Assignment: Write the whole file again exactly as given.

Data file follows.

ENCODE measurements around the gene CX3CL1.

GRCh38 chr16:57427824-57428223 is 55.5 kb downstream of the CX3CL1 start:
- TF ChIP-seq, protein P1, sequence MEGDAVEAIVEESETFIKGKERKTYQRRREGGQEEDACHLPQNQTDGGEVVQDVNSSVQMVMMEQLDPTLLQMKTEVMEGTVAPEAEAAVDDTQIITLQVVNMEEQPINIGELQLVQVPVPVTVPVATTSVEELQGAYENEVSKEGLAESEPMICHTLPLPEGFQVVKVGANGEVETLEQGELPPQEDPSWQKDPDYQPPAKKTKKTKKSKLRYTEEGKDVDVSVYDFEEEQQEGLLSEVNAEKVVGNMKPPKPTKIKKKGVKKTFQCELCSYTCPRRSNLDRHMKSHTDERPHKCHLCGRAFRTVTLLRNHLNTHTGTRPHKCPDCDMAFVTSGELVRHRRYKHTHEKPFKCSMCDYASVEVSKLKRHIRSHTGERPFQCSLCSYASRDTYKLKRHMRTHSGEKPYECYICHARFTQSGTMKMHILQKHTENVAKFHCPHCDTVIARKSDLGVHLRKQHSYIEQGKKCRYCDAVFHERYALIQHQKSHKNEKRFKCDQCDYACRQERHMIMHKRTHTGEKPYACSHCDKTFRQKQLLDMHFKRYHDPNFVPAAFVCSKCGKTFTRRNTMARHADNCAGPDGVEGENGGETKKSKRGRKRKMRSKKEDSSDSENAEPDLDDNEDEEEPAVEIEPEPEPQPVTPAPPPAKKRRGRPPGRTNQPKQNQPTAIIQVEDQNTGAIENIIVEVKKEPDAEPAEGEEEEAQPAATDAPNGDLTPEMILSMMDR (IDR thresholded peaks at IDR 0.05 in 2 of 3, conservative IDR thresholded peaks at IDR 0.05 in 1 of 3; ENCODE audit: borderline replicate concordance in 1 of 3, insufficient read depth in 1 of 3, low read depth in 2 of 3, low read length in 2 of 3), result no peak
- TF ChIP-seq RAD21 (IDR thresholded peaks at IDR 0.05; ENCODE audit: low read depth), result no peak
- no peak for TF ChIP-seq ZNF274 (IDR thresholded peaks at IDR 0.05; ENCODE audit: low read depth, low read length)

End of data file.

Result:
ENCODE measurements around the gene CX3CL1.

GRCh38 chr16:57427824-57428223 is 55.5 kb downstream of the CX3CL1 start:
- TF ChIP-seq, protein P1, sequence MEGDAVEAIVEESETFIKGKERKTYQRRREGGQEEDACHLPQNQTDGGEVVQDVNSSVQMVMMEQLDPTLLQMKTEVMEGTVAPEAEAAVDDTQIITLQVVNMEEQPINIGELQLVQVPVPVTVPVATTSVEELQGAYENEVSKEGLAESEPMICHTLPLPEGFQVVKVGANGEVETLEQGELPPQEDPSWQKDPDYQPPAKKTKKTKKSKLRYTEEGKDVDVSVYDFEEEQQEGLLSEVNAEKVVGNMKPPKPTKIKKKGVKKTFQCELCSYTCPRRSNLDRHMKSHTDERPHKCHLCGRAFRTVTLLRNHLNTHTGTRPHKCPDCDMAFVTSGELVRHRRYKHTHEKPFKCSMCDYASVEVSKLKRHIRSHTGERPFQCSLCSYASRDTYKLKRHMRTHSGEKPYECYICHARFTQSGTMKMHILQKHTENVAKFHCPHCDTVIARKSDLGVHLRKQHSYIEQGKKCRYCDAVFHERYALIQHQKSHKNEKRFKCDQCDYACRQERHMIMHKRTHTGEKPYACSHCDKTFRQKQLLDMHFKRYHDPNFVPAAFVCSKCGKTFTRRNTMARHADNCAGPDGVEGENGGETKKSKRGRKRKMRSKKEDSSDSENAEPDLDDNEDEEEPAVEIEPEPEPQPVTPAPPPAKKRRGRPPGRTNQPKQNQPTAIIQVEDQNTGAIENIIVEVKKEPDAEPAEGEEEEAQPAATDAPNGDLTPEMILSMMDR (IDR thresholded peaks at IDR 0.05 in 2 of 3, conservative IDR thresholded peaks at IDR 0.05 in 1 of 3; ENCODE audit: borderline replicate concordance in 1 of 3, insufficient read depth in 1 of 3, low read depth in 2 of 3, low read length in 2 of 3), result no peak
- TF ChIP-seq RAD21 (IDR thresholded peaks at IDR 0.05; ENCODE audit: low read depth), result no peak
- no peak for TF ChIP-seq ZNF274 (IDR thresholded peaks at IDR 0.05; ENCODE audit: low read depth, low read length)